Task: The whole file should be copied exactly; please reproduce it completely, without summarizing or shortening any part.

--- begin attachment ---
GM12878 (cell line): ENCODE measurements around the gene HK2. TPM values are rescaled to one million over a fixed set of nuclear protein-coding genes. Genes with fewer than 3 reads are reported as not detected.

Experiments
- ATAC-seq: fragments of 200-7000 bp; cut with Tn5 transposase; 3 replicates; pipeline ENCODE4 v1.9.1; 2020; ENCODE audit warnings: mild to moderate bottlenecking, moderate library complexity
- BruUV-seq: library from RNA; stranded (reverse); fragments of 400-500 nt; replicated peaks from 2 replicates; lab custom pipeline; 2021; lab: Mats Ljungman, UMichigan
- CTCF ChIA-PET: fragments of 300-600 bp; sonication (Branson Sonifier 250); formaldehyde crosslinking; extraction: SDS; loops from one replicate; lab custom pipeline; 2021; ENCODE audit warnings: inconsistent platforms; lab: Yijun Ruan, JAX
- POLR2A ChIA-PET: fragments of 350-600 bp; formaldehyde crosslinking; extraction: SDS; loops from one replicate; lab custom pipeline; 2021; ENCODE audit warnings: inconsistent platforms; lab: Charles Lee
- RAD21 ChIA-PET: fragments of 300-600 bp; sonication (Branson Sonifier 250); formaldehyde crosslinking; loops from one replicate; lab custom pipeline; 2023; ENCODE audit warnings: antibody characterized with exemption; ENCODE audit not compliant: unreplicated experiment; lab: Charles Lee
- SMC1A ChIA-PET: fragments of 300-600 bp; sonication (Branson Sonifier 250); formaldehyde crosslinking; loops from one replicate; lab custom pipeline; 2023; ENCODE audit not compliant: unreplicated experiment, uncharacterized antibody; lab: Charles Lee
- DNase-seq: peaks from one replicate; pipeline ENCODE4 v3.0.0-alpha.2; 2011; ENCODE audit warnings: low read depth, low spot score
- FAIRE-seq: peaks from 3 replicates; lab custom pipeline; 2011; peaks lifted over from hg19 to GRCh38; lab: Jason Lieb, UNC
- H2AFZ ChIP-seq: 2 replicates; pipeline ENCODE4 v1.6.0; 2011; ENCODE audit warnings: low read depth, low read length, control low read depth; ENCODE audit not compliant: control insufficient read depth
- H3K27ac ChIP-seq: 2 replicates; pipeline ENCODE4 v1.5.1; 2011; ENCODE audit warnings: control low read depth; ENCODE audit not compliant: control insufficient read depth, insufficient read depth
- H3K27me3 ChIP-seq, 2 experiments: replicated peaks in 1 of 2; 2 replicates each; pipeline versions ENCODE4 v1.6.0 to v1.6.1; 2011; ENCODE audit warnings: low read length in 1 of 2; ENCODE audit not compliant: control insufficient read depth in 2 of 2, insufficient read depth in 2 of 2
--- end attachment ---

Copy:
GM12878 (cell line): ENCODE measurements around the gene HK2. TPM values are rescaled to one million over a fixed set of nuclear protein-coding genes. Genes with fewer than 3 reads are reported as not detected.

Experiments
- ATAC-seq: fragments of 200-7000 bp; cut with Tn5 transposase; 3 replicates; pipeline ENCODE4 v1.9.1; 2020; ENCODE audit warnings: mild to moderate bottlenecking, moderate library complexity
- BruUV-seq: library from RNA; stranded (reverse); fragments of 400-500 nt; replicated peaks from 2 replicates; lab custom pipeline; 2021; lab: Mats Ljungman, UMichigan
- CTCF ChIA-PET: fragments of 300-600 bp; sonication (Branson Sonifier 250); formaldehyde crosslinking; extraction: SDS; loops from one replicate; lab custom pipeline; 2021; ENCODE audit warnings: inconsistent platforms; lab: Yijun Ruan, JAX
- POLR2A ChIA-PET: fragments of 350-600 bp; formaldehyde crosslinking; extraction: SDS; loops from one replicate; lab custom pipeline; 2021; ENCODE audit warnings: inconsistent platforms; lab: Charles Lee
- RAD21 ChIA-PET: fragments of 300-600 bp; sonication (Branson Sonifier 250); formaldehyde crosslinking; loops from one replicate; lab custom pipeline; 2023; ENCODE audit warnings: antibody characterized with exemption; ENCODE audit not compliant: unreplicated experiment; lab: Charles Lee
- SMC1A ChIA-PET: fragments of 300-600 bp; sonication (Branson Sonifier 250); formaldehyde crosslinking; loops from one replicate; lab custom pipeline; 2023; ENCODE audit not compliant: unreplicated experiment, uncharacterized antibody; lab: Charles Lee
- DNase-seq: peaks from one replicate; pipeline ENCODE4 v3.0.0-alpha.2; 2011; ENCODE audit warnings: low read depth, low spot score
- FAIRE-seq: peaks from 3 replicates; lab custom pipeline; 2011; peaks lifted over from hg19 to GRCh38; lab: Jason Lieb, UNC
- H2AFZ ChIP-seq: 2 replicates; pipeline ENCODE4 v1.6.0; 2011; ENCODE audit warnings: low read depth, low read length, control low read depth; ENCODE audit not compliant: control insufficient read depth
- H3K27ac ChIP-seq: 2 replicates; pipeline ENCODE4 v1.5.1; 2011; ENCODE audit warnings: control low read depth; ENCODE audit not compliant: control insufficient read depth, insufficient read depth
- H3K27me3 ChIP-seq, 2 experiments: replicated peaks in 1 of 2; 2 replicates each; pipeline versions ENCODE4 v1.6.0 to v1.6.1; 2011; ENCODE audit warnings: low read length in 1 of 2; ENCODE audit not compliant: control insufficient read depth in 2 of 2, insufficient read depth in 2 of 2